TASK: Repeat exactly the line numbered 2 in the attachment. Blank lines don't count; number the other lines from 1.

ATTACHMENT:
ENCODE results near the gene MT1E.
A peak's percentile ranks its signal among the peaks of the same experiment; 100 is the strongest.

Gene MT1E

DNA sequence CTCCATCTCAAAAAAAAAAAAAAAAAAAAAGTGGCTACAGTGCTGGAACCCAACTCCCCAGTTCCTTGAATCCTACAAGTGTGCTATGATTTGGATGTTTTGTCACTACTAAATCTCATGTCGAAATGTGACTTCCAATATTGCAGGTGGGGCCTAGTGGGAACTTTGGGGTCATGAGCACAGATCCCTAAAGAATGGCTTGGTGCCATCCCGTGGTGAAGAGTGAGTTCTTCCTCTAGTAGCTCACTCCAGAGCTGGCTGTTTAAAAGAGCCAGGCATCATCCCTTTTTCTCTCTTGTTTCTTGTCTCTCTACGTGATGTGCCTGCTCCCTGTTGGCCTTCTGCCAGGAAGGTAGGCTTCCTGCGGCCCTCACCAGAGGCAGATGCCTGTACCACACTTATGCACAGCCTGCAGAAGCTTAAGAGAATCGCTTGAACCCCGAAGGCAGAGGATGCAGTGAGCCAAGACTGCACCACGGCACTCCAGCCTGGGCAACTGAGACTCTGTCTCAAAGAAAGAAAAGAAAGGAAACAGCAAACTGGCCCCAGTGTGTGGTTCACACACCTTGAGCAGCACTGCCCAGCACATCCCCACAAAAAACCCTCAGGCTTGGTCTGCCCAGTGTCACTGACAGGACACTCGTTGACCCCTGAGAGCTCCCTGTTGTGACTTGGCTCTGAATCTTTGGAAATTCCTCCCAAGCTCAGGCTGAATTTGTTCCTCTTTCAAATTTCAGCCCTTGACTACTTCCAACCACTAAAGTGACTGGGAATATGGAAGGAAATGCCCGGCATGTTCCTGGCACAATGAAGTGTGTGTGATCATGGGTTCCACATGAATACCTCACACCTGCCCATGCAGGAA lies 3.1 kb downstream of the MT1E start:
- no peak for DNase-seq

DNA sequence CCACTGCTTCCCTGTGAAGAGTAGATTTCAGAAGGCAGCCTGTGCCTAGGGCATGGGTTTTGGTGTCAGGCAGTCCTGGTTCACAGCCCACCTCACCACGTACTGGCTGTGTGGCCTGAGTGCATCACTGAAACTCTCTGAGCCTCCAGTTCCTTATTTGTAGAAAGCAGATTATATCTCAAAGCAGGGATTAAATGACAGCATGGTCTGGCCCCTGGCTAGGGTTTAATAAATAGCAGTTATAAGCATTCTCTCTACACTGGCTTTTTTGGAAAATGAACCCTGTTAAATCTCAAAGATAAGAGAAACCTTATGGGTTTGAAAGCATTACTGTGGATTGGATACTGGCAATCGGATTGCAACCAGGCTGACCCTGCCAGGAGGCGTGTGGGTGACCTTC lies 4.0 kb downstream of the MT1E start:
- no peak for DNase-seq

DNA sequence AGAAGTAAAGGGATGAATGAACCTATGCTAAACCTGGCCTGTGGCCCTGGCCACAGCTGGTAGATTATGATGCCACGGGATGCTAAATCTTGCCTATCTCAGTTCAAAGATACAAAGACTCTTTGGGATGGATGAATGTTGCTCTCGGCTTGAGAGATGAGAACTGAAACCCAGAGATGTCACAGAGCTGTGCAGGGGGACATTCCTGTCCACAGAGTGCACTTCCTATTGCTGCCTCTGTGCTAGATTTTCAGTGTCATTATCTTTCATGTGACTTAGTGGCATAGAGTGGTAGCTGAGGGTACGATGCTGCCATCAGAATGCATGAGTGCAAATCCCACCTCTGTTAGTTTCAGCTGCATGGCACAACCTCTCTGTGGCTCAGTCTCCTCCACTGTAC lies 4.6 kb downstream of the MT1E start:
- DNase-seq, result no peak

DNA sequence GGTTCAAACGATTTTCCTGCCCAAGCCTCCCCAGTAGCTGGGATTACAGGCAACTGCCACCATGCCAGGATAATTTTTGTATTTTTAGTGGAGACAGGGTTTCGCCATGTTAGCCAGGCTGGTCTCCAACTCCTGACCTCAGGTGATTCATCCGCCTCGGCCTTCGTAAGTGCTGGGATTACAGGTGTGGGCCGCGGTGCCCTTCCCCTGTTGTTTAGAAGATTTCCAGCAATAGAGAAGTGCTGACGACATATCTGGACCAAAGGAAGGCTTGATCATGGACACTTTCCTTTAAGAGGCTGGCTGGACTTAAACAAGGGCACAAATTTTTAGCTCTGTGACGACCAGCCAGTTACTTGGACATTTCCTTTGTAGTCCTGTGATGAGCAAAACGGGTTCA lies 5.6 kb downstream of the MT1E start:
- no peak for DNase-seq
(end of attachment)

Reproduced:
A peak's percentile ranks its signal among the peaks of the same experiment; 100 is the strongest.